> libpq_gettext("no connection to the server\n"));
> return false;
> }
> - /* Can't send while already busy, either. */
> - if (conn->asyncStatus != PGASYNC_IDLE)
> + /* Can't send while already busy, either, unless enqueuing for later */
> + if (conn->asyncStatus != PGASYNC_IDLE && conn->batch_status == PQBATCH_MODE_OFF)
> {
> printfPQExpBuffer(&conn->errorMessage,
> libpq_gettext("another command is already in progress\n"));
> return false;
> }
>
> - /* initialize async result-accumulation state */
> - pqClearAsyncResult(conn);
> + if (conn->batch_status != PQBATCH_MODE_OFF)
> + {
> + /*

Weirdly indented.

> + if (conn->batch_status != PQBATCH_MODE_OFF)
> + {
> + pipeCmd = PQmakePipelinedCommand(conn);
> +
> + if (pipeCmd == NULL)
> + return 0; /* error msg already set */
> +
> + last_query = &pipeCmd->query;
> + queryclass = &pipeCmd->queryclass;
> + }
> + else
> + {
> + last_query = &conn->last_query;
> + queryclass = &conn->queryclass;
> + }

The amount of complexity / branches we're adding to all of these is more
than a bit unsightly.

> +/*
> + * PQbatchQueueCount
> + * Return number of queries currently pending in batch mode
> + */
> +int
> +PQbatchQueueCount(PGconn *conn)
> +{
> + int count = 0;
> + PGcommandQueueEntry *entry;
> +
> + if (PQbatchStatus(conn) == PQBATCH_MODE_OFF)
> + return 0;
> +
> + entry = conn->cmd_queue_head;
> + while (entry != NULL)
> + {
> + ++count;
> + entry = entry->next;
> + }
> + return count;
> +}

Ugh, O(N)? In that case I'd rather just remove this.

> +/*
> + * PQbatchBegin

Mismatched w/ actual function name.

> + * Put an idle connection in batch mode. Commands submitted after this
> + * can be pipelined on the connection, there's no requirement to wait for
> + * one to finish before the next is dispatched.
> + *
> + * Queuing of new query or syncing during COPY is not allowed.

+"a"?

> + * A set of commands is terminated by a PQbatchQueueSync. Multiple sets of batched
> + * commands may be sent while in batch mode. Batch mode can be exited by
> + * calling PQbatchEnd() once all results are processed.
> + *
> + * This doesn't actually send anything on the wire, it just puts libpq
> + * into a state where it can pipeline work.
> + */
> +int
> +PQenterBatchMode(PGconn *conn)
> +{
> + if (!conn)
> + return false;

true/false isn't quite in line with int return code.

> +/*
> + * PQbatchEnd

wrong name.

> + * End batch mode and return to normal command mode.
> + *
> + * Has no effect unless the client has processed all results
> + * from all outstanding batches and the connection is idle.

That seems wrong - will lead to hard to diagnose errors.

> + * Returns true if batch mode ended.
> + */
> +int
> +PQexitBatchMode(PGconn *conn)
> +{
> + if (!conn)
> + return false;
> +
> + if (conn->batch_status == PQBATCH_MODE_OFF)
> + return true;
> +
> + switch (conn->asyncStatus)
> + {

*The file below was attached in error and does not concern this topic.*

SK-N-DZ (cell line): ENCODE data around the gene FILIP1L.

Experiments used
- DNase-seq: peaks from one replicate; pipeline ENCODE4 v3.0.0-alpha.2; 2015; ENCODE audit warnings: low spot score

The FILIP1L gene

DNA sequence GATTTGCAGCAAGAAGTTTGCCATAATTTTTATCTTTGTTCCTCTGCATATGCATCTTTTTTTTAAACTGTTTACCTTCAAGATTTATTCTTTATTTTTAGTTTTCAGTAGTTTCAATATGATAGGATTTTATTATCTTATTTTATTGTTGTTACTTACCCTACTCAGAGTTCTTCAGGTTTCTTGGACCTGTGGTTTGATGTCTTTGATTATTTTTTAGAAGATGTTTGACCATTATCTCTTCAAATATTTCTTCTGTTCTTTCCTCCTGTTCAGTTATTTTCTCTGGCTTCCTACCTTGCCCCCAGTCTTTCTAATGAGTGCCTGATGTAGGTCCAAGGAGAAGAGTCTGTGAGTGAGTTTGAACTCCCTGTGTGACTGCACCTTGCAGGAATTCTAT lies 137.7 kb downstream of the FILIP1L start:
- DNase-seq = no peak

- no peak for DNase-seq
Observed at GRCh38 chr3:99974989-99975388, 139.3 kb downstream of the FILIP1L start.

> + case PGASYNC_IDLE:
> + printfPQExpBuffer(&conn->errorMessage,
> + libpq_gettext_noop("internal error, IDLE in batch mode"));
> + break;
> + case PGASYNC_COPY_IN:
> + case PGASYNC_COPY_OUT:
> + case PGASYNC_COPY_BOTH:
> + printfPQExpBuffer(&conn->errorMessage,
> + libpq_gettext_noop("internal error, COPY in batch mode"));
> + break;

So we'll still check the queue in this case, that's a bit weird?

> +/*
> + * PQbatchQueueSync

Out of sync.

> + * End a batch submission by sending a protocol sync. The connection will
> + * remain in batch mode and unavailable for new non-batch commands until all
> + * results from the batch are processed by the client.

"unavailable for new non-batch commands" - that's hard to follow, and
seems pretty redundant with PQendBatchMode (or however it's called).

> + * It's legal to start submitting another batch immediately, without waiting
> + * for the results of the current batch. There's no need to end batch mode
> + * and start it again.
> + *
> + * If a command in a batch fails, every subsequent command up to and including
> + * the PQbatchQueueSync command result gets set to PGRES_BATCH_ABORTED state. If the
> + * whole batch is processed without error, a PGresult with PGRES_BATCH_END is
> + * produced.

Hm, should probably mention that that's only true for commands since the
last PQbatchQueueSync?

> +/*
> + * PQbatchQueueProcess

Out of sync.

> + * Returns false if the current query isn't done yet, the connection
> + * is not in a batch, or there are no more queries to process.

Last complaint about this - think this forgiving mode is a mistake.

> + */
> +int
> +PQbatchProcessQueue(PGconn *conn)
> +{

> + /* This command's results will come in immediately.
> + * Initialize async result-accumulation state */
> + pqClearAsyncResult(conn);

I'm not following?

> /*
> * PQgetResult
> @@ -1749,10 +2228,32 @@ PQgetResult(PGconn *conn)

> + if (conn->batch_status != PQBATCH_MODE_OFF)
> + {
> + /*
> + * batched queries aren't followed by a Sync to put us back in
> + * PGASYNC_IDLE state, and when we do get a sync we could
> + * still have another batch coming after this one.

This needs rephrasing.

> + * The connection isn't idle since we can't submit new
> + * nonbatched commands. It isn't also busy since the current
> + * command is done and we need to process a new one.
> + */
> + conn->asyncStatus = PGASYNC_QUEUED;

Not sure I like the name.

> + if (conn->asyncStatus == PGASYNC_QUEUED || conn->batch_status != PQBATCH_MODE_OFF)
> + {
> + printfPQExpBuffer(&conn->errorMessage,
> + libpq_gettext("Synchronous command execution functions are not allowed in batch mode\n"));
> + return false;
> + }

Why do we need the PGASYNC_QUEUED test here?

> +/* pqBatchFlush
> + * In batch mode, data will be flushed only when the out buffer reaches the threshold value.
> + * In non-batch mode, data will be flushed all the time.
> + */
> +static int
> +pqBatchFlush(PGconn *conn)
> +{
> + if ((conn->batch_status == PQBATCH_MODE_OFF)||(conn->outCount>=65536))
> + return(pqFlush(conn));
> + return 0; /* Just to keep compiler quiet */
> +}

This should be defined in a macro or such, rather than hardcoded.

Falling over now. This seems like enough feedback for a bit of work
anyway.

Regards,

Andres